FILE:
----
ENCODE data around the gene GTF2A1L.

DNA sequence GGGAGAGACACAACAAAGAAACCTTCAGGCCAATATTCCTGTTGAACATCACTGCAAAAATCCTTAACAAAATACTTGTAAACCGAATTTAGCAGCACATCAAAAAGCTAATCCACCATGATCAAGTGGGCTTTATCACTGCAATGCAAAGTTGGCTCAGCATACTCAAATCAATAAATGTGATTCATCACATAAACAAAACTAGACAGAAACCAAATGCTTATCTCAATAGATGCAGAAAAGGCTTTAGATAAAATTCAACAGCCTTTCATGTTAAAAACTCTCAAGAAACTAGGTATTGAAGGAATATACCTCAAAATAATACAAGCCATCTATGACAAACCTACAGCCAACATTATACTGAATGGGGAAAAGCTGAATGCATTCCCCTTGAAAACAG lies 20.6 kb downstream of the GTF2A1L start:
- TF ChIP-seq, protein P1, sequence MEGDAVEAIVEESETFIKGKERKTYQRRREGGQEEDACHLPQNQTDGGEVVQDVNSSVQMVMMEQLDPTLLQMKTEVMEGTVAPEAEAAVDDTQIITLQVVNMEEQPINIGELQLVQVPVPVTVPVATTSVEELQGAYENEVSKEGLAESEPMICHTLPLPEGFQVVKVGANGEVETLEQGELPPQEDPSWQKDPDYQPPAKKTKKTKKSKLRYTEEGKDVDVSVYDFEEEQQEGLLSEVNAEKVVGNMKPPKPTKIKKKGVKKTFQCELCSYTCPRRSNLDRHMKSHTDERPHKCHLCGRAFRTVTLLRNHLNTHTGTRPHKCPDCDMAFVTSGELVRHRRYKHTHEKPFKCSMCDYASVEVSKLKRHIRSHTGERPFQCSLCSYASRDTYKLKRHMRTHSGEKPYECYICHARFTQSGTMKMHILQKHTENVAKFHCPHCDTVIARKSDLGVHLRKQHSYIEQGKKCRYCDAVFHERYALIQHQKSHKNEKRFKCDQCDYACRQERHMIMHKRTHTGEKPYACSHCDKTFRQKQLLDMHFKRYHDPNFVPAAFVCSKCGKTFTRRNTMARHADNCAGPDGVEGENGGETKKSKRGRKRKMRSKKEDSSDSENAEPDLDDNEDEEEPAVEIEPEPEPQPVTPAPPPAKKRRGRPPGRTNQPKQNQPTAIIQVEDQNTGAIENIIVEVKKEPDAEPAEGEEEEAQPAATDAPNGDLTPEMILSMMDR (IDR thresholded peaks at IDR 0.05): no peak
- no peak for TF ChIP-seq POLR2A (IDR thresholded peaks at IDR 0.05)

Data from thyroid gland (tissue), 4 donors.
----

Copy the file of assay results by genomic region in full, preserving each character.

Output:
ENCODE data around the gene GTF2A1L.

DNA sequence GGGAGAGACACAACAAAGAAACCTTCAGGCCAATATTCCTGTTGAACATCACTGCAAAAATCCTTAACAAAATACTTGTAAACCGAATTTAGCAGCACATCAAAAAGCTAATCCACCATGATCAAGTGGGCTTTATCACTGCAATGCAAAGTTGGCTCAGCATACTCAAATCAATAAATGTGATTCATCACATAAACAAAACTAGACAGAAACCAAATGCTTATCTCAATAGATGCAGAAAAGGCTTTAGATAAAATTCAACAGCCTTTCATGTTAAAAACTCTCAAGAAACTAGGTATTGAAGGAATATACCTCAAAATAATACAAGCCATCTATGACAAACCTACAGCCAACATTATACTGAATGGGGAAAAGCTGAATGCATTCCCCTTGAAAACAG lies 20.6 kb downstream of the GTF2A1L start:
- TF ChIP-seq, protein P1, sequence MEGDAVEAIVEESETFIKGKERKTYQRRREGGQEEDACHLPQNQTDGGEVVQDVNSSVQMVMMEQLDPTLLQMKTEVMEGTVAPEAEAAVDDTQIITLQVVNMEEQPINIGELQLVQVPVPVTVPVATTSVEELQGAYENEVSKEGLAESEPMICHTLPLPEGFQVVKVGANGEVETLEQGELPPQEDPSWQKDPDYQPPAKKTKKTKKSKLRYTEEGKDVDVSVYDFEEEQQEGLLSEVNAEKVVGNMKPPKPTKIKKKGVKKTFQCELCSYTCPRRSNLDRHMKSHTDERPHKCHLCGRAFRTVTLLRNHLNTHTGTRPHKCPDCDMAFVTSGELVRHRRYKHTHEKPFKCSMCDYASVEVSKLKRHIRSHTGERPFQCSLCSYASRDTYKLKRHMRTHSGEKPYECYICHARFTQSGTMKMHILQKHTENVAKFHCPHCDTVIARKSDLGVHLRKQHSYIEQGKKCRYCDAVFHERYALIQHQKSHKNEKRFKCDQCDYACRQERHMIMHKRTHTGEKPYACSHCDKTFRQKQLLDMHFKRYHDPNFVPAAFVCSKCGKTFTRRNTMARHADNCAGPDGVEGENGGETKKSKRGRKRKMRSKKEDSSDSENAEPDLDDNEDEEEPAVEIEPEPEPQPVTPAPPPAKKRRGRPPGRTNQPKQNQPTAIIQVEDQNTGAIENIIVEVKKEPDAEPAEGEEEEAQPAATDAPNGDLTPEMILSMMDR (IDR thresholded peaks at IDR 0.05): no peak
- no peak for TF ChIP-seq POLR2A (IDR thresholded peaks at IDR 0.05)

Data from thyroid gland (tissue), 4 donors.